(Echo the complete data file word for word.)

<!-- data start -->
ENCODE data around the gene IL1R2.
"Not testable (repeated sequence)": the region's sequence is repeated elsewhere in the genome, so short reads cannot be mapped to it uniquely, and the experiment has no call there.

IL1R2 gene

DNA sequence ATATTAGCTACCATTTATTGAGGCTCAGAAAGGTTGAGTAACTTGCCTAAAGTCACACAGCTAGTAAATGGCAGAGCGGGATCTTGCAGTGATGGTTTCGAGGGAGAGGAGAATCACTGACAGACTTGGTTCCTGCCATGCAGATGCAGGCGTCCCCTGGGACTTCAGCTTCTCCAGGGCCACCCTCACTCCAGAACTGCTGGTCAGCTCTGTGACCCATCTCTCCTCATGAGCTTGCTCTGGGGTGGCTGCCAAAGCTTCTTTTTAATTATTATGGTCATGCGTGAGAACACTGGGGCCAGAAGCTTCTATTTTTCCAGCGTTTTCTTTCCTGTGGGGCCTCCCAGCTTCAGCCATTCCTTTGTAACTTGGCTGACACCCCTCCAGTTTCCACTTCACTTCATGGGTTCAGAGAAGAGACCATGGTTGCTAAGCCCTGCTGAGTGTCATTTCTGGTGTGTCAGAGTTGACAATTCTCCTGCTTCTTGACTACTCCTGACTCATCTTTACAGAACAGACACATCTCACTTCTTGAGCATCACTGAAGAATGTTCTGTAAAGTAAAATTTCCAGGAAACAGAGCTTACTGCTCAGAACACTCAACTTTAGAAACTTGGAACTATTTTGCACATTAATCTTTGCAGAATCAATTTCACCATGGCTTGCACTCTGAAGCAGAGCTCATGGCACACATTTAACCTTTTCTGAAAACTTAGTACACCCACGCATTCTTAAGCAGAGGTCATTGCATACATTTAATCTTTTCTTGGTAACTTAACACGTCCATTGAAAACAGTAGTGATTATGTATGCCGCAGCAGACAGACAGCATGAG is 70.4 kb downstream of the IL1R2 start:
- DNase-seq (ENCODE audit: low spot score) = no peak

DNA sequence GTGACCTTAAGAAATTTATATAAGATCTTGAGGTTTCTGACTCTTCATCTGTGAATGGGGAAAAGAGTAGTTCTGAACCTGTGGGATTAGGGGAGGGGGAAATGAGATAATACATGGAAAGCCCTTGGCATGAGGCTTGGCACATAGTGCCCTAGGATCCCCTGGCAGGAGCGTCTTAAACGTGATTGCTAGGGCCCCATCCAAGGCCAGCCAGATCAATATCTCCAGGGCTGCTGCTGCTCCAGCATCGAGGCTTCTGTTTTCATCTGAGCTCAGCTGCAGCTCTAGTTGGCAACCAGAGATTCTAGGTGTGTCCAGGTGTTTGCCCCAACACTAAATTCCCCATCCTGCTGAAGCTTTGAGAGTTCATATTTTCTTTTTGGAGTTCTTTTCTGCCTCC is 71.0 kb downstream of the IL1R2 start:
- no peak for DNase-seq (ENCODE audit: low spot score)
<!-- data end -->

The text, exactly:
ENCODE data around the gene IL1R2.
"Not testable (repeated sequence)": the region's sequence is repeated elsewhere in the genome, so short reads cannot be mapped to it uniquely, and the experiment has no call there.

IL1R2 gene

DNA sequence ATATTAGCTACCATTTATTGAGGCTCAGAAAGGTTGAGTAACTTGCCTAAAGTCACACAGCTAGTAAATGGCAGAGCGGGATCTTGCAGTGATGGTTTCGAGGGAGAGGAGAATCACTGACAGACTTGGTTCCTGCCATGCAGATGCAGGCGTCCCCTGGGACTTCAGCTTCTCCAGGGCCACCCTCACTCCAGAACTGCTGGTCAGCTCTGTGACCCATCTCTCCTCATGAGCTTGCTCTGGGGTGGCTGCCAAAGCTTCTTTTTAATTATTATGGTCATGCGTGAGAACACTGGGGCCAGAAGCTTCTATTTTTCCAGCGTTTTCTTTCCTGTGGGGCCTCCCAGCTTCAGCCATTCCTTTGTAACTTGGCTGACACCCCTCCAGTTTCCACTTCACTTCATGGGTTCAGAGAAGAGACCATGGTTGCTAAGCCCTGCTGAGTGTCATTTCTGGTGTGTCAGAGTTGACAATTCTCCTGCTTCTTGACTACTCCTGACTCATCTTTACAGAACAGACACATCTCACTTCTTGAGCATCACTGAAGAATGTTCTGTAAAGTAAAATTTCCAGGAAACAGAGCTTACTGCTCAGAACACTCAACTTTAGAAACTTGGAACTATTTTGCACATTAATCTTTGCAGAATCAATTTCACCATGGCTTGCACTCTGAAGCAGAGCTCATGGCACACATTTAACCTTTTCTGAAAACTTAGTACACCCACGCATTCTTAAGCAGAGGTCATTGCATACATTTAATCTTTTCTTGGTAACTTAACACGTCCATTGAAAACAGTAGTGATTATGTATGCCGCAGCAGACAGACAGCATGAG is 70.4 kb downstream of the IL1R2 start:
- DNase-seq (ENCODE audit: low spot score) = no peak

DNA sequence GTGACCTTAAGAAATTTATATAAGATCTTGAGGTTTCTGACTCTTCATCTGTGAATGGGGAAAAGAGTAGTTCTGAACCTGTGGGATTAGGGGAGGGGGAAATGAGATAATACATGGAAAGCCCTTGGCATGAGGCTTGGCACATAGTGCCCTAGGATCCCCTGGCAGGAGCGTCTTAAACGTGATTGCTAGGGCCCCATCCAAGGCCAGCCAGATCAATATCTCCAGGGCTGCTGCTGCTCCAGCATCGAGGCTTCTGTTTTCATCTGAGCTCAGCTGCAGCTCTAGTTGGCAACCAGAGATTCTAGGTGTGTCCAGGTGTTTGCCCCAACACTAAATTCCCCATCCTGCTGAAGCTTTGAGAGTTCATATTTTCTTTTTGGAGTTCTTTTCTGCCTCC is 71.0 kb downstream of the IL1R2 start:
- no peak for DNase-seq (ENCODE audit: low spot score)